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Breast Engorgement

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Between the third to sixth day, you will find that your breasts start to feel a lot fuller than they did when you first started breastfeeding on the first day. This is when your breast milk starts coming in. This is also a sign that your baby is breastfeeding well enough to establish a good supply of milk. It is quite normal for your breasts to feel full before a feed and you will also be able to feel your baby drain the milk from your breasts as she feeds. Your breasts should feel significantly softer at the end of the feed.

When your milk first comes in, it is not uncommon for your breasts to be slightly engorged as your body adjusts to the demands of your little one. However, you would want to be vigilant at this time and be careful to empty your breasts well in order to prevent your breasts from becoming painfully engorged.

If your baby is not drinking enough to empty your breasts, it is advisable to pump out the excess to prevent blocked ducts and severe engorgement. You will know that you are engorged if your breasts are hard, tight and extremely sensitive to touch. Emptying your breasts can also be a challenge if your breasts are very engorged. It is advisable to take a warm shower or to use a warm pack and massage your breasts prior to nursing or pumping to encourage the flow of milk.

If you detect the early signs of engorgement, it can quite easily be arrested with gently massaging and regular emptying of the breast whether by nursing your baby or using a breast pump. If your baby is an efficient suckler, she would be able to do the job better than any breast pump available in the market. So it would be advisable that you always start by nursing your baby and pump out the excess when she has had enough.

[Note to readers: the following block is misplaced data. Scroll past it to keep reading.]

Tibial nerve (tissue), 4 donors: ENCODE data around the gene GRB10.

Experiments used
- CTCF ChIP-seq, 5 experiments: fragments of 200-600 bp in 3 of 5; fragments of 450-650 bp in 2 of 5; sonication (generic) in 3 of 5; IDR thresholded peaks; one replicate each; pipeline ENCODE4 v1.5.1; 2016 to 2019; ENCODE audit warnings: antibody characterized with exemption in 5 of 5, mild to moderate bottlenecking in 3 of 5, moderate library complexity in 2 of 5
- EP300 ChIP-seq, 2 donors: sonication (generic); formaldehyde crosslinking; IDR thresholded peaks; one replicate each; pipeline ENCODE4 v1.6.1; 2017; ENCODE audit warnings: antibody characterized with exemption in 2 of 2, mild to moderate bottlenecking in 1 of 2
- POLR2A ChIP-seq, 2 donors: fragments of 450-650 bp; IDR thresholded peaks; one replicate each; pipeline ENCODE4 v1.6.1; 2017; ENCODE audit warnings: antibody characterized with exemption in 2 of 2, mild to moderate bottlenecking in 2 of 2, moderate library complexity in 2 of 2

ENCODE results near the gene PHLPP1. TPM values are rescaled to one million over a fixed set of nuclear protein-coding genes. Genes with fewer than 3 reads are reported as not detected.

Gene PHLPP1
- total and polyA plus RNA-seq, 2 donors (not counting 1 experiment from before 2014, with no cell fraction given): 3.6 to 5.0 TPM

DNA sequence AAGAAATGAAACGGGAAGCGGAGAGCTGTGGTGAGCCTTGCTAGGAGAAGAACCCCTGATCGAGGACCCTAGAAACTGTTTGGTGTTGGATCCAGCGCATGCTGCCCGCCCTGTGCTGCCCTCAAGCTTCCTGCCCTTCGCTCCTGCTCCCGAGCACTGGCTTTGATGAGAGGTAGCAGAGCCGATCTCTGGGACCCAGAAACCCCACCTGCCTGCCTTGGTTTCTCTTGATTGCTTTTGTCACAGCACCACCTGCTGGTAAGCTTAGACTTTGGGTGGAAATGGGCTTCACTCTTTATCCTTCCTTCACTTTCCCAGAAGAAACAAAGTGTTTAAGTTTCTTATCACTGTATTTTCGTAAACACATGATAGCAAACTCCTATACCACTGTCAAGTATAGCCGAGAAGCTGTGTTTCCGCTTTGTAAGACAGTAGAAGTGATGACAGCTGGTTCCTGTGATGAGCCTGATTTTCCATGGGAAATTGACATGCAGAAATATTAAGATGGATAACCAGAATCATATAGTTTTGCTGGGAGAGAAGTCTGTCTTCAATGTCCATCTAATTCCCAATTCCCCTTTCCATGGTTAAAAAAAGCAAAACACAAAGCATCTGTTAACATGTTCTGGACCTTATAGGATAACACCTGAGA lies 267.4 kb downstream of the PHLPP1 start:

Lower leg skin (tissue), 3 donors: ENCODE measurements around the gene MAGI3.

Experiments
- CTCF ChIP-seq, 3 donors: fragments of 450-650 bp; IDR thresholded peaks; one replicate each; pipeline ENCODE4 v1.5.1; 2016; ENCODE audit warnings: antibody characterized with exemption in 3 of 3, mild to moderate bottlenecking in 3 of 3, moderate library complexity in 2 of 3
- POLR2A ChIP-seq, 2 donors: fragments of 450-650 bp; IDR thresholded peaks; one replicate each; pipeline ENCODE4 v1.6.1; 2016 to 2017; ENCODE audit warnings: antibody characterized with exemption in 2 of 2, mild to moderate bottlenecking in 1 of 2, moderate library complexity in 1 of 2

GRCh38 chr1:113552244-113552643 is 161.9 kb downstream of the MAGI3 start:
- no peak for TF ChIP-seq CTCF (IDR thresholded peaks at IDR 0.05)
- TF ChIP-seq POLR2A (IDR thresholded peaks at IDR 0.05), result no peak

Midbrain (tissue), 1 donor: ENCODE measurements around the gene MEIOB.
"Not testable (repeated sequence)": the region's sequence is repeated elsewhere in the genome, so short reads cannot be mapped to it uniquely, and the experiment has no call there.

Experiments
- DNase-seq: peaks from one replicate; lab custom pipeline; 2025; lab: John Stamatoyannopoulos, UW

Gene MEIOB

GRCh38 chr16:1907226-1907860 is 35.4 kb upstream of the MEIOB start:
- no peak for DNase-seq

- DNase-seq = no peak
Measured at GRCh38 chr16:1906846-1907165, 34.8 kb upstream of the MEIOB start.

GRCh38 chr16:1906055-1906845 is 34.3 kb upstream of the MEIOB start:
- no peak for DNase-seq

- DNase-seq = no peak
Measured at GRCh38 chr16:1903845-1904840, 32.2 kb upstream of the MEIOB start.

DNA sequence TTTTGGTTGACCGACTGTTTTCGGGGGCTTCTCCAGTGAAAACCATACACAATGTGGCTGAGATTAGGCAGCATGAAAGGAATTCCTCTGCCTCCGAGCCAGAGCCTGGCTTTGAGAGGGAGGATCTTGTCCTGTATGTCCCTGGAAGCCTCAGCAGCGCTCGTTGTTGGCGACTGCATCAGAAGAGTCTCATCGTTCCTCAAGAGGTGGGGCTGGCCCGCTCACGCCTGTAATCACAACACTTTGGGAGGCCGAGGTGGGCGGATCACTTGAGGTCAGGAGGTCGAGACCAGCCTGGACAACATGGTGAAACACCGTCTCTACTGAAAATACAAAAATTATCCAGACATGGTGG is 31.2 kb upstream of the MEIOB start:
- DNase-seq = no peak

In pumping, one should also not get carried away by pumping too much, always remembering that your supply of milk is triggered by the demand, therefore the more you pump, the more you are likely to produce. In cases where the mother is producing a lot more milk than the baby requires, it could be a sign that she is pumping too much and this might actually potentially make the engorgement worse. In such cases, one would do well to pump just enough to prevent the ducts from getting blocked and let the supply adjust to your baby's needs. At this stage, you would also want to look out for redness in the skin (a possible sign of early mastitis) and to seek medical advice if the infection progresses.

It is important to wear a well fitted bra, making sure that your breasts are well supported and that the bra does not compress any part of your breast. If you breasts feel sore and sensitive, you might want to place a cold pack (wrapped in a towel) on or around your breasts to ease the swelling and the pain. Some women prefer placing cabbage leaves (kept cool in the refrigerator) on their breasts. This is an easy and economical remedy which works for some women. Whether it be a cold pack or cold cabbage leaves, this should be done after a feed and not before a feed as you do not want the coolness to inhibit the let-down reflex.

If you do not have a breast pump on hand, you can always express milk by hand. This can also be particularly useful if you are targeting specific blocked ducts which sometimes cannot be drained by using the regular breast pump. It also helps to apply a warm compress over the hard (and blocked) area for a few minutes before gently massage the area and expressing by hand. Sometimes a gentle massage with a warm compress is all that is needed to get the milk flowing and the duct cleared. Be patient and you will find the area soften as you massage and always be gentle when expressing if you do not want to end up feeling sore and painful. You can also ask your spouse to help massage the tender areas. This can be very relaxing and therapeutic for you and can also give your spouse the opportunity to support you in breastfeeding. Such are important moments for you to bond with your spouse during a time of change, apprehension and anxiety.


Further Reading

 
The article above is meant to provide general information and does not replace a doctor's consultation.
Please see your doctor for professional advice.